Dark Tranquillity (Biebob)

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While most people were sitting at the family table indulging in roasted lamb for Easter, we headed over to good old Biebob to see one of the godfathers of melodic death metal: Dark Tranquillity. With Nailed To Obscurity and Omnium Gatherum Gothenburg’s finest brought some of the new forces in melodic death metal with them. 

Nailed To Obscurity (****) took a timid start, which is not all that strange as they are the least ‘up tempo’ band of the evening. Their impassioned death metal drenched in doom influences captivated the audience. The Germans welcomed us with a perfectly Dutch sounding ‘Good evening Vosselaar!’ before offering us new material of the recently released album King Delusion. There was quite some movement on stage with the guitar players switching positions often, while vocalist Raimund Ennenga eye balled the audience with his expressive looks. Guitar players Jan-Ole Lamberti and Volker Dieken treated us with some amazing duets that got people’s hands together mid-song. The resonating harmonies, varied melodies and funeral voice quietly made me beg for more, which is one of the best compliments I could give an opening band, I guess. Half an hour was not nearly enough for this great discovery.



But time moves on so it was time for Omnium Gatherum (***1/2) to take the stage. The tempo was immediately turned up a dozen notches with The Pit, also the opener of the band’s latest release Grey Heavens. Unfortunately Biebob’s sound panel was not prepared for this Finnish assault and it lasted a while before the sound was improved. It never reached the necessary standards, though, which is a real shame for a band whose music is characterized by many shifts in rhythm and melody. Therefore, make sure to give the many layers of their music a chance through the audio speakers at your home as well. Do not think the show was dull, though. While Nailed To Obscurity‘s singer preferred to intrigue the audience with a calm and poignant pose, Jukka Pelkonen is literally all over the place constantly seeking connection with the audience both through direct eye contact and lots and lots of handshakes with the front row.



Also the ever amiable Markus Vanhala drew attention with his amazing solos. We saw him deliver the same exquisite work a few months ago during Insomnium‘s Winter Gate tour (check out our report of that night here). The intensity and enthusiasm of the audience further increased throughout the show as the crowd recognized more and more songs, proving this band is building its repertoire and name over the years. When announcing the final song of the night (Storm Front) vocalist Pelkonen failed to notice the technical issues guitarist Joonas Koto was having, causing him to miss most of the finale. An unfortunate ending to an otherwise very entertaining show.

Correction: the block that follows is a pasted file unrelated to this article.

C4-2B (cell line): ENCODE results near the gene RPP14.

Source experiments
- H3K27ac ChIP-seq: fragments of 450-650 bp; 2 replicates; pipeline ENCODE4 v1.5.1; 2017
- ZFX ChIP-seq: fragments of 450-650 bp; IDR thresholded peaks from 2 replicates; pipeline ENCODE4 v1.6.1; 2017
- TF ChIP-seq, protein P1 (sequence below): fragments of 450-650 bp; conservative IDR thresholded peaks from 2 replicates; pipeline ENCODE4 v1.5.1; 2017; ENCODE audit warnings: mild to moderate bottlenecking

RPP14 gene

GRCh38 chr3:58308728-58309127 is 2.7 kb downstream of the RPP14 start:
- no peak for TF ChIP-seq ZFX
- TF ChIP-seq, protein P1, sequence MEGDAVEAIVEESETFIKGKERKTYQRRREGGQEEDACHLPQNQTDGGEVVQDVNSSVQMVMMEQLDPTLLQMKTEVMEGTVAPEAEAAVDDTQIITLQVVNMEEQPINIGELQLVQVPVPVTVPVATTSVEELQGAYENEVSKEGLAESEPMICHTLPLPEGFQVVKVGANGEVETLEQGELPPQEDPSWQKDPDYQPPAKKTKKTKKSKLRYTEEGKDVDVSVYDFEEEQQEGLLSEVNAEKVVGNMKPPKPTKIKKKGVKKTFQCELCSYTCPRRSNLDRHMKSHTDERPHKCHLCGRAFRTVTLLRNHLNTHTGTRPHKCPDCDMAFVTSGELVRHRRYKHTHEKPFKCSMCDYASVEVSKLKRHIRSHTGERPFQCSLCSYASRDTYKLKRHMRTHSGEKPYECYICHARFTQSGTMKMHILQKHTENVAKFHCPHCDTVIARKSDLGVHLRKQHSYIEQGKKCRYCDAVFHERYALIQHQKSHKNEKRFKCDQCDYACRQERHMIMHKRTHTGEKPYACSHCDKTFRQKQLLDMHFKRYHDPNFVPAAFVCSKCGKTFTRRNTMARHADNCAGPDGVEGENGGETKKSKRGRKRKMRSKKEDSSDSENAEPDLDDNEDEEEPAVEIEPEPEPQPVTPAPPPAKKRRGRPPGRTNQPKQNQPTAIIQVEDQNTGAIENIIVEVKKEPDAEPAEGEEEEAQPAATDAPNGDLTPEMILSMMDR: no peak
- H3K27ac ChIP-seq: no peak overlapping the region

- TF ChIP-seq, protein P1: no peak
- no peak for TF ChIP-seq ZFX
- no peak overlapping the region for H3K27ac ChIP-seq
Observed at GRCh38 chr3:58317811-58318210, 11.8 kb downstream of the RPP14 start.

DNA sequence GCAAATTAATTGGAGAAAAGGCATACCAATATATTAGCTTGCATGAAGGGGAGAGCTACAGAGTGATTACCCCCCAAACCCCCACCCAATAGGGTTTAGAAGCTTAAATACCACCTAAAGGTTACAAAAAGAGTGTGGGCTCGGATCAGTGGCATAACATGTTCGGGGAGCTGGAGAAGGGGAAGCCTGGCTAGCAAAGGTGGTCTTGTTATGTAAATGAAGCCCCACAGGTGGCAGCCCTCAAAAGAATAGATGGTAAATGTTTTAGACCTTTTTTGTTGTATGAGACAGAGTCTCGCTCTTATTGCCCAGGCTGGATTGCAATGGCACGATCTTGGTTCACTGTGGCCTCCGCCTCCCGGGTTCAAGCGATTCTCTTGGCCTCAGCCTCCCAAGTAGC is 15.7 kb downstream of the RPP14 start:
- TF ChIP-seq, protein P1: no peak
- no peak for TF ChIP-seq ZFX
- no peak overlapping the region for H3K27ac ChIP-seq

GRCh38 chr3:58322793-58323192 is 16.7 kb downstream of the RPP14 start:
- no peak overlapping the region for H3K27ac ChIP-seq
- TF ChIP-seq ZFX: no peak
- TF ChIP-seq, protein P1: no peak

My excitement rose as I saw Dark Tranquillity‘s (****1/2) projection screen being revealed behind the drum kit. In previous tours this meant that the musical pleasure was accompanied with stunning visual animations. Tonight was no difference. I was deceived by my fellow spectators as I found their reaction during the opening song Force of Hand rather apathetic. However, I was gravely mistaken as the crowd bursted into frantic shouting and loud applause after the first silence that followed The Lesser Faith. Seldom I have seen a band that had to give so little to receive so much praise in return. And it was clear Mikael Stanne & co were just warming up! We got an intense show with no less than 20 songs with only a few breaks. While we did not go as far back as The Gallery, we did get songs of Projector and Haven. One important break was to introduce all the new faces on stages. Since Martin Henriksson left the band recently and Niklas Sundin is on paternal leave, new musicians had to be found for the guitar positions. For most people Johan Reinholdz could be a rather new name as he plays guitar and sings for lesser known bands Andromeda and Nonexist. Anders Iwers on bass should ring a bell for more people as he is the older brother of Peter Iwers (ex-In Flames) and bassist/guitarist of iconic melodic death metal bands such as Ceremonial Oath or Tiamat. And how cool was it to see Christopher Amott on stage again. The ex-Arch Enemy guitarist is missed by many on the scenes after he started focusing on his solo project Armageddon.



When near the end of the show the crowd continued to shout and clap for close to a minute long Stanne simply said “Well since this is usually the part where we go off stage and you shout us back, we’ll just skip that and continue playing more songs already”. That’s the way I like it! There was plenty of room for fun and jokes on stage when Amott forgot how the intro of Therein went. The chorus was an intense singalong moment, while at the end of the bridge the crowd collectively took over the guitar line. Although it’s a lot of fun to chant along with the band, sometimes it’s worth it to let Stanne shine. During the a capella part of State Of Trust the singer demonstrates the incredible warmth in his clean voice. If he ever decides to chose a different occupation he can always give classes in stage performance as he is one of the most genuine frontmen out there. After the lengthy setlist it was finally time to wrap up the amazing evening with Misery’s Crown.



We got to experience firsthand that Stanne is also an easy-to-talk to person off stage during our interview with him. The report of that talk is coming soon on our website and the Pick Your Poison column as we dug in to Stanne‘s love for beer as well!

To see more pictures by our photographer Gillian go here!